edited by Gregory Beabout(St. Louis University Press, 1998; 222 pages, $19.95)
Some books are noteworthy for what they say, and others are noteworthy because of who is saying it. This collection of essays on the thought of Pope John Paul II, subtitled On the Occasion of the Papal Visit to St. Louis, is noteworthy on both accounts.
Taken together, the papers collected in this volume, which were originally presented at the end of January at a conference at St. Louis University, make a worthwhile and accessible survey of the teachings of John Paul II. Moreover, the contributors themselves are an indication of the shift toward dynamic orthodoxy in the intellectual leadership of American Catholicism. That shift is now firmly established and set to endure for at least the next two decades.
Included here are essays by Father Avery Dulles SJ, John Kavanaugh, George Weigel, Helen Alvaré, Jerram Barrs, Janet Smith, Father Robert Sirico, Carl Bernstein, and Gregory Beabout. Most of those names are familiar to readers of this newspaper and influential Catholic monthlies such as Crisis and First Things.
Several of them —Weigel, Alvaré, Smith, and Father Sirico especially come to mind — will remain important voices into the next generation. They represent the 40-something generation of Catholic leaders who will carry Pope John Paul's legacy forward in the early decades of the 21st century. (Even the redoubtable Father Dulles shows no signs of slowing down at 80 years of age.)
Twenty years ago, when Pope John Paul first visited the United States, the intellectual leaders dominating the Catholic scene, and most frequently called upon for comment by the secular media, were often dissenters. Now, these dissenters compete for space with this new generation, which is completely in line with Vatican II, supremely confident, media savvy, and refreshingly representative of the people of God — including both men and women and priests and laity. As the dissenters approach their three-score-and-ten still railing against John Paul II and all his works, they are being succeeded by those who celebrate him.
This celebration of the Holy Father's thought was organized by the “Faculty and Staff for Life” at St. Louis University. The university itself supported the conference. The organizer of the meeting, Gregory Beabout, a philosopher who contributed a thorough and perceptive summary of Fides et Ratioto the volume, bears watching in the future as an outstanding example of a Catholic professor who knows that his academic work takes place in the heart of the Church.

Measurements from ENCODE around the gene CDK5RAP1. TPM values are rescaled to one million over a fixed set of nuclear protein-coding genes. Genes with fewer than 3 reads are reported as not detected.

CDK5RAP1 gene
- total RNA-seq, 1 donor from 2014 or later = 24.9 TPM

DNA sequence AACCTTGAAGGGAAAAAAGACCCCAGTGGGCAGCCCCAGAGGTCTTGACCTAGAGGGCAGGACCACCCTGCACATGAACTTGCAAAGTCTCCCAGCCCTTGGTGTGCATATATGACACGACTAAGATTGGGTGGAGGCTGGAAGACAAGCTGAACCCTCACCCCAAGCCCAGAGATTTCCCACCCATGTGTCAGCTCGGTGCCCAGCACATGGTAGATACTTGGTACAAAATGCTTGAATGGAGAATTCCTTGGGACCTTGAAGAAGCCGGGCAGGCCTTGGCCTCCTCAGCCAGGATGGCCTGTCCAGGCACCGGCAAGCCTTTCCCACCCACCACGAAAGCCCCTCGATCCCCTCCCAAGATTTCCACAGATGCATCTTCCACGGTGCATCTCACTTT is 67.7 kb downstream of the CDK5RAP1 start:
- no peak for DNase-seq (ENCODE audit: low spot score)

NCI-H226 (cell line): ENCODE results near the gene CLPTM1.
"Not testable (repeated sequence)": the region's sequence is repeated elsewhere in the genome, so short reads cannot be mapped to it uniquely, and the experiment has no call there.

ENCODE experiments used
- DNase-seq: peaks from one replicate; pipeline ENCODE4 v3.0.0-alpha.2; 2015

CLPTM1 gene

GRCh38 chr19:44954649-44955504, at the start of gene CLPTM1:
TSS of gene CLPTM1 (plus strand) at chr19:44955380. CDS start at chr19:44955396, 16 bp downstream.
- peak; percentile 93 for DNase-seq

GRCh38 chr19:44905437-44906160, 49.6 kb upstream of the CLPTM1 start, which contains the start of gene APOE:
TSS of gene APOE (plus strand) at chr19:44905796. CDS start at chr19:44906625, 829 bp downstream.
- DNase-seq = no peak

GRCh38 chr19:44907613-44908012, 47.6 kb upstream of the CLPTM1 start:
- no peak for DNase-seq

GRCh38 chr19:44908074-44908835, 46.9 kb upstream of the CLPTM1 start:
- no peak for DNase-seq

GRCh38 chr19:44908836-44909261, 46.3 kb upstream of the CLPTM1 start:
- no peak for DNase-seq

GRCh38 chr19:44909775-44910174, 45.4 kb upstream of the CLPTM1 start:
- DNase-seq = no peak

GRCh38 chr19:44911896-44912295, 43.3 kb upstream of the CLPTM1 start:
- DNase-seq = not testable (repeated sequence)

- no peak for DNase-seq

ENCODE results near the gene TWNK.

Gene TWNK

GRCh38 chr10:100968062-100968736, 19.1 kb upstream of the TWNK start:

Father Dulles begins with a brief overview of John Paul II's theology, in which he identifies 15 key themes. “John Paul II has written so voluminously on so many topics,” writes the priest, “that it is easy to lose sight of the unity and coherence of his program.”
Father Dulles’ essay provides the shape of that program, which readers ought to keep in mind while focusing on the more specific essays that follow. His first theme is “anthropology,” and the succeeding chapters of the book show how that theme dominates Pope John Paul's teaching. The Holy Father's insistence on a correct understanding of man animates his philosophy, his view of culture, the dignity of life, the importance of freedom, the possibility of knowing the truth, and the fundamental unity of the human race.
These matters are taken up by the other contributors. Weigel's chapter on the importance of culture in John Paul II's interpretation of history sets the context for other chapters that examine his teaching on the family (Smith) and on life (Alvaré). Those three chapters alone provide a good framework for understanding how the Holy Father views the intersection of faith and culture in the right ordering of society.
Carl Bernstein, the former Watergate reporter who wrote a deeply flawed biography of the Holy Father a few years ago, contributes a chapter on the fall of communism. Skillfully edited to exclude the thesis of Bernstein's book — that there was a secret Vatican intelligence alliance with the Reagan White House — the chapter that appears here is in broad agreement with Weigel's overarching point that it was in the arena of culture that communism was decisively defeated.
Only two discordant notes are struck. Barrs, a Protestant, writes with evident admiration for the Pope's ecumenical initiatives. But in highlighting the obstacles to unity, he, perhaps unwittingly, attributes most of the barriers to unity to Catholic insistence on Catholic doctrine. “What is difficult for Protestants, and also for the Orthodox,” writes Barrs, “is John Paul's insistence that the Roman Catholic Church is the one true Church.”
Well yes — if unity requires a pope who does-n't insist on that, then unity will never come. The delicate matter of ecumenical dialogue cannot really get anywhere if it requires Catholics to dilute the teaching of the Church.
A more serious fault lies in Kavanaugh's contribution on John Paul's philosophy. He does point out that the human person, in his choices and in his actions, is at the center of the Pope's philosophy, but there is little illumination beyond that. His paper suffers from too much jargon and too little focus, and puts forward the absurd claim that John Paul is a socialist.
Father Sirico's paper on economics provides the evidence to demolish that notion, and goes on to provide a good assessment of the Holy Father's rich treatment of economic questions, which aims, not at socialism, but at solidarity between free men and women exercising their creativity. In fact, the papers by Father Sirico and Smith both provide a richer analysis of human action than Kavanaugh does in his philosophical chapter.
But leave Barrs and Kavanaugh aside. Beabout is to be congratulated; seven good papers out of nine is a far better ratio than most conferences provide.
Raymond de Souza is a seminarian of the Archdiocese of Kingston, Ontario.